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Customer Review

on 8 September 2007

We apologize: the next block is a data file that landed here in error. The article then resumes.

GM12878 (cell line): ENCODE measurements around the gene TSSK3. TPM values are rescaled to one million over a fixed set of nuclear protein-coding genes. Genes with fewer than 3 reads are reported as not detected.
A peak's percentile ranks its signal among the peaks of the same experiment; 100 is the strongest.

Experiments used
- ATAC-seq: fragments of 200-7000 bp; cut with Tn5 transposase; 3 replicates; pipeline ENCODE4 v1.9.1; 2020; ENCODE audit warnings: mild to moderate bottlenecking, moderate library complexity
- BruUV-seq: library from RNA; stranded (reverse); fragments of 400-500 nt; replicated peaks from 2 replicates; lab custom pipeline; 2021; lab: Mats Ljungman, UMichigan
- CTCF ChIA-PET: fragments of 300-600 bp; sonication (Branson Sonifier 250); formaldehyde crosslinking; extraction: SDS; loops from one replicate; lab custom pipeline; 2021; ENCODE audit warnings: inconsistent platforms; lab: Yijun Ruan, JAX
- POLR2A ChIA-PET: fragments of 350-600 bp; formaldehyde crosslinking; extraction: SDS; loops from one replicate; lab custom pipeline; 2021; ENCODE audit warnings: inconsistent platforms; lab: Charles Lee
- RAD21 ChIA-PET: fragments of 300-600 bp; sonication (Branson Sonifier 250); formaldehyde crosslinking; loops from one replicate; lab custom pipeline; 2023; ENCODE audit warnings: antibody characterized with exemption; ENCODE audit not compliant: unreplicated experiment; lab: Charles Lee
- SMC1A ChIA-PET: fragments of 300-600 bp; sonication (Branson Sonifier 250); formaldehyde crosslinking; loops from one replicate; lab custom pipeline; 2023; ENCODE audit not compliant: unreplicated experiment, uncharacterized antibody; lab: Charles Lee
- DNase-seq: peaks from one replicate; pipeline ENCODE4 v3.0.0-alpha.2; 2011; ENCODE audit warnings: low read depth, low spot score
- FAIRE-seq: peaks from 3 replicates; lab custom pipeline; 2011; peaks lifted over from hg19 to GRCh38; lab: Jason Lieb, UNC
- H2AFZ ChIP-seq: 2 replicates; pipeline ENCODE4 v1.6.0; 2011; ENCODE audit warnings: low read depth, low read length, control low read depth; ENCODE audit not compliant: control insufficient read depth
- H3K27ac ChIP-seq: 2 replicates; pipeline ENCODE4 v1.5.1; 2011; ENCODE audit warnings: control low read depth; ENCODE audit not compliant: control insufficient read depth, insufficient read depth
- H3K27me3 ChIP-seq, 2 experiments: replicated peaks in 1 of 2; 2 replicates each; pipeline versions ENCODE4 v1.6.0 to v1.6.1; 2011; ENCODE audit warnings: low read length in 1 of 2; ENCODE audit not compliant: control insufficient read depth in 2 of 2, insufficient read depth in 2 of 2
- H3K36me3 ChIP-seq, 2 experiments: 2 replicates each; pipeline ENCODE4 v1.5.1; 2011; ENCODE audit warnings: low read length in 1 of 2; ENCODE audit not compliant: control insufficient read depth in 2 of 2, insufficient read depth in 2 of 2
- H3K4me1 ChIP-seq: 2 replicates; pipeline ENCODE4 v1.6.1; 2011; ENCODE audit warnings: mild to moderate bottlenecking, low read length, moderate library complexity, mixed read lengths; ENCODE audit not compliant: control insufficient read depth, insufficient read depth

Surveying the alleged alchemical content of stone-carvings in Notre Dasme, Fulcanelli muses thus: 'The spirit cannot but feel troubled in the presence of this even more paradoxical antithesis: the torch of alchemical thought illuminating the temple of Christian thought.' In a sense this proposed dichotomy highlights the shortcomings of Fulcanelli's method underlying this often brilliant and fascinating quest to uncover the hermetic symbolism of the gothic cathedrals. For in truth the antithesis which he purports to find between alchemical and Christian thought never really existed in the medieval mind. Nor is it actually that likely that any furtive agenda was afoot in the minds of the Guild craftsmen who built these great edifices of the Western spiritual tradition and ornamented them with such magnificent artistry. The iconography of Catholic eccelesiasticism in the High Middle Ages represents the emblematic expression of the conventions of perfectly orthodox faith on the one hand, but in accord with the anagogical principle of polysemous exegesis, these same emblems, the Creation, the Nativity, Crucifixion, the Last Judgement etc are also susceptible to deepening levels of esoteric interpretation and would have been regarded in such a light my the mystics and alchemists of the age. No antithesis, 'heretical' undercurrent or opposition is to be imputed, only deepening levels of meaning encapsulated within the traditional symbology. Nor need clandestine intent be imagined as regards the Cathedral builders, but our own modern mindset, trapped within a cumbrous straitjacket of surface literalism, consistently fails to appreciate a sacred art tradition that could simultaneously convey a whole spectrum of significance from the exoteric to the profoundly esoteric. A similar case can be made for medieval Tarot, whose outwardly conventional 'status mundi' and 'salvation cycle' is likewise susceptible to such an exercise in mystical hermeneutics, including alchemical arcana whilst Dante explicitly states that his 'Commedia Divina' was intentionally written along such lines. Again Fulcanelli's propositions about alleged 'pagan' symbolism misses the point because in the great artistic cultures of the European Middle Ages, the imagery and myths of the classical world had long been assimilated into the Christian world-view in an expression of a harmonic and integral tradition, so we need hardly be surprised to encounter planetary and zodiacal glyphs beside Biblical motifs. Again any furtive 'crypto-paganism' is revealed to be a projection of modern fantasies rather than an indication of medieval cultural and religious sensibilities. The Guilds of the Middle Ages were at one and the same time repositories of authentic ancient wisdom and bodies of perfectly sincere and believing Christians working for the greater glory of God. Having clarified some of these misapprehensions which fed into the writing of this book in the mid 1920s it has to be said that this is a truly wonderful book and a great read; Fulcanelli's emblematic meditations on the gothic Cathedrals as carven expositions of the Magnum Opus of the Alchemists are both unique and enchanting and even if one sometimes feels a little less than convinced by his 'decoding' of the images and carvings themselves 'Le Mystere des Cathedrales' is nonetheless a beguiling, dazzling and ludistic display of symbolic perception, alchemical erudition, cryptic paronomasia and word-play and intuitive analysis of medieval artforms. Read this book to see the faculty of Alchemical mytho-poesis in action and you will be charmed and illuminated: Fulcanelli's grasp of the essential symbology and modus operandi of Alchemy is inspiring and enlightening.(For an alternative take on these great temples of the Catholic Middle Ages, and one perhaps grounded in a more authentically traditional spiritual foundation, read Joris Karl Huysmans 'Le Cathedral', an encyclopaedic exploration of the ecclesiastical art of Chartres Cathedral thinly veiled as a novel.)
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